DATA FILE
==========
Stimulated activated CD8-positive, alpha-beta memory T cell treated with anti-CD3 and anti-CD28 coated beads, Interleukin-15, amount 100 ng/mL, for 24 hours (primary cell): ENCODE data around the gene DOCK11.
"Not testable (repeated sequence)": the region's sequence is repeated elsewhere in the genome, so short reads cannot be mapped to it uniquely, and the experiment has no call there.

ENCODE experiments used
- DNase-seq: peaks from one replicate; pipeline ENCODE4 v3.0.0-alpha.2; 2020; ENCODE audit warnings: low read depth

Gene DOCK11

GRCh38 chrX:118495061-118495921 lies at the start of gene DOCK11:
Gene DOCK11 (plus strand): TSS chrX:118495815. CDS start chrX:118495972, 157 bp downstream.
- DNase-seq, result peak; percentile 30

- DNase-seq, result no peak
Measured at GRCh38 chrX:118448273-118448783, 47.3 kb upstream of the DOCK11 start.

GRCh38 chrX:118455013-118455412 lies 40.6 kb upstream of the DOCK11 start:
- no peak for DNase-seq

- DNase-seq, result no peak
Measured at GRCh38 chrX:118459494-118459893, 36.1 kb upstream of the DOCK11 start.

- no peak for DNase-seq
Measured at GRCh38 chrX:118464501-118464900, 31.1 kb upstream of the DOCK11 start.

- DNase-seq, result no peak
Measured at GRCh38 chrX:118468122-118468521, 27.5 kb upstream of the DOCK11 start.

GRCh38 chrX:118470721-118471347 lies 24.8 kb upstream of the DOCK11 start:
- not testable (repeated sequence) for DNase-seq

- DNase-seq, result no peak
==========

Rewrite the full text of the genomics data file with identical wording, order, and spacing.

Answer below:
Stimulated activated CD8-positive, alpha-beta memory T cell treated with anti-CD3 and anti-CD28 coated beads, Interleukin-15, amount 100 ng/mL, for 24 hours (primary cell): ENCODE data around the gene DOCK11.
"Not testable (repeated sequence)": the region's sequence is repeated elsewhere in the genome, so short reads cannot be mapped to it uniquely, and the experiment has no call there.

ENCODE experiments used
- DNase-seq: peaks from one replicate; pipeline ENCODE4 v3.0.0-alpha.2; 2020; ENCODE audit warnings: low read depth

Gene DOCK11

GRCh38 chrX:118495061-118495921 lies at the start of gene DOCK11:
Gene DOCK11 (plus strand): TSS chrX:118495815. CDS start chrX:118495972, 157 bp downstream.
- DNase-seq, result peak; percentile 30

- DNase-seq, result no peak
Measured at GRCh38 chrX:118448273-118448783, 47.3 kb upstream of the DOCK11 start.

GRCh38 chrX:118455013-118455412 lies 40.6 kb upstream of the DOCK11 start:
- no peak for DNase-seq

- DNase-seq, result no peak
Measured at GRCh38 chrX:118459494-118459893, 36.1 kb upstream of the DOCK11 start.

- no peak for DNase-seq
Measured at GRCh38 chrX:118464501-118464900, 31.1 kb upstream of the DOCK11 start.

- DNase-seq, result no peak
Measured at GRCh38 chrX:118468122-118468521, 27.5 kb upstream of the DOCK11 start.

GRCh38 chrX:118470721-118471347 lies 24.8 kb upstream of the DOCK11 start:
- not testable (repeated sequence) for DNase-seq

- DNase-seq, result no peak